“I called her back and said ‘Jamie doesn’t live here, but I really want to come. Can I come?’” Akers said. “She said ‘Yeah, let’s sign you up!’ I did that with Holly for a week, and she became my mentor as well. I got so incredibly lucky with the people who were guiding me with my decision making and training. I look back now and I’m like ‘Wow I can’t believe all those things happened.’ It was one blessing after another really.”

She’d win Rookie of the Year her first year on the beach, in 2002, an award she’d win again, on the FIVB, in 2009, when she began making a push for the 2012 London Olympics.

“That was the big dream goal,” she said. But the Olympics weren’t meant to be. Not as a player, anyway.

“We didn’t really know what we were doing,” she said, though Akers and her partner, Tyra Turner didn’t fare too poorly, considering their lack of knowing what they were doing. They finished the 2009 season ranked No. 5 in the world, and 2010 ranked No. 7. With Turner getting pregnant following the 2010 season, Akers made a final push with Nicole Branagh in 2011, and another with Brittany Hochevar in 2012. It wasn’t enough to supplant either Misty May-Treanor and Kerri Walsh Jennings or April Ross and Jen Kessy.

Olympics, as a player, wasn’t in the pages.

Fate had other plans.

Working for the World Series of Beach Volleyball, Akers connected with an old acquaintance — “you know how small of a world the beach volleyball traveling circus is,” she said — who told her about an opening in the Netherlands for an assistant coaching job with the national team. Would she want to take it?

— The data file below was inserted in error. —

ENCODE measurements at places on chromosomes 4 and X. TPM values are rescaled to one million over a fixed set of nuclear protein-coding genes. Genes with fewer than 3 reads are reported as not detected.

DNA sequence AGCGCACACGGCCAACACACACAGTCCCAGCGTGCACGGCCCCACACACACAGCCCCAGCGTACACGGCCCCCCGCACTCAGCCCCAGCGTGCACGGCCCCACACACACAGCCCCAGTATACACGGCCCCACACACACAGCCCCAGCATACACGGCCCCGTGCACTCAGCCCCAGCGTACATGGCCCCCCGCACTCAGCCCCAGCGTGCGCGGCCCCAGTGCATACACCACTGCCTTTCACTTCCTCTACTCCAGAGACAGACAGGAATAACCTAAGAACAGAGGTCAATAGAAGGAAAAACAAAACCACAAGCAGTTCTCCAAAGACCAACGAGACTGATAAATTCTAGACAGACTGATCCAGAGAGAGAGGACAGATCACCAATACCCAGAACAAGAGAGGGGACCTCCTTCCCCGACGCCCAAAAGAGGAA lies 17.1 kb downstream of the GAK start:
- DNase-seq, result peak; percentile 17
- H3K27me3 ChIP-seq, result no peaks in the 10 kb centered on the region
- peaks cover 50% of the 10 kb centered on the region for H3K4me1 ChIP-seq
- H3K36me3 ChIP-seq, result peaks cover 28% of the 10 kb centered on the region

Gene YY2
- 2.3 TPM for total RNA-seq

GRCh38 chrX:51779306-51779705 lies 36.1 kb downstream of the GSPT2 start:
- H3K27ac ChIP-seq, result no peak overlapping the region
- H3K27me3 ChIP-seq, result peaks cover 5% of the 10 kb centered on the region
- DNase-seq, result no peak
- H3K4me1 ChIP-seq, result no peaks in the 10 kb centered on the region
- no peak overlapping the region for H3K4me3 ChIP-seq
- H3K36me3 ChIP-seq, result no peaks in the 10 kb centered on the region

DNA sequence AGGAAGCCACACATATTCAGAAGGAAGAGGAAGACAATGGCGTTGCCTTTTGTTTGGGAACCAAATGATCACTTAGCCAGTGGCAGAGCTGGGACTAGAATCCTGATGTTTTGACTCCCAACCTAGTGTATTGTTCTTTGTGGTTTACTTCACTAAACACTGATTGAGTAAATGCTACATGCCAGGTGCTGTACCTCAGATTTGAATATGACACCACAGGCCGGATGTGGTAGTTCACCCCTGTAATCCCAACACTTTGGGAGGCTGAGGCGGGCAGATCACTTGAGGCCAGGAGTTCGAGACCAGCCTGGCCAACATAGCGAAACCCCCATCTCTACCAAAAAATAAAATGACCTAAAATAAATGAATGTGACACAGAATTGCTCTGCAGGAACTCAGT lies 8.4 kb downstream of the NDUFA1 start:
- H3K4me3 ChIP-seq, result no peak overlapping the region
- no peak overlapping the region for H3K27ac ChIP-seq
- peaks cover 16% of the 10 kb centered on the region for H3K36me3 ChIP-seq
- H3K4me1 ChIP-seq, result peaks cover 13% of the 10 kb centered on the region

Well, sure.

What began with a 10-month contract with the Dutch turned to almost six years. In 2016, Akers was able to travel to the Rio Olympics as a coach. A dream realized, in a way, yet one that still didn’t feel whole.

“It was a really cool experience,” she said of coaching in the Rio Games. “What made it a little strange was wearing orange and not for USA.”

She couldn’t have known it at the time, both those six years in the Netherlands, an experience she cherished, in a country she adores and loves, were the exact preparation she needed for fate’s next nudge.

When COVID moved the Tokyo Games back from 2020 to 2021, Akers, similar to another high-level coach in the United States, had a decision to weigh. She had made a commitment to her husband that she wouldn’t renew her contract in the Netherlands when it was up in August.

Akers was coming home.

“We were sad, because to not complete a journey you start with the people you spend so much time building trust — it’s not an easy decision,” Akers said. “Once we made that call, I was in contact with Sean Scott, saying ‘We’re moving back. I have no plans, but I’m coming back.’”

She was moving back to the South Bay just as Kessy, April Ross and Alix Klineman’s coach, was leaving. Kessy, too, had made a commitment to her family: She was moving to Maine after the initially scheduled Tokyo Games were finished.

Ross and Klineman, winners of all three AVP Champions Cups, arguably the best team on the planet, needed a coach.

Akers was home for the job.

“This whole COVID situation just changed plans for everybody so it just kind of worked out and everything fell into place,” Akers said.

She’s built up a fast rapport with Ross and Klineman, organizing miniature tournaments in Hermosa Beach, traveling for a training camp in Rio de Janeiro, getting to know them personally and professionally. In nine months, barring any more strange or extraordinary events, Akers will again be at the Olympics, representing the United States, at the helm of a medal favorite.

A long way from road running, desk jobs, and kickboxing. A circuitous route only the strange twistings of fate can provide.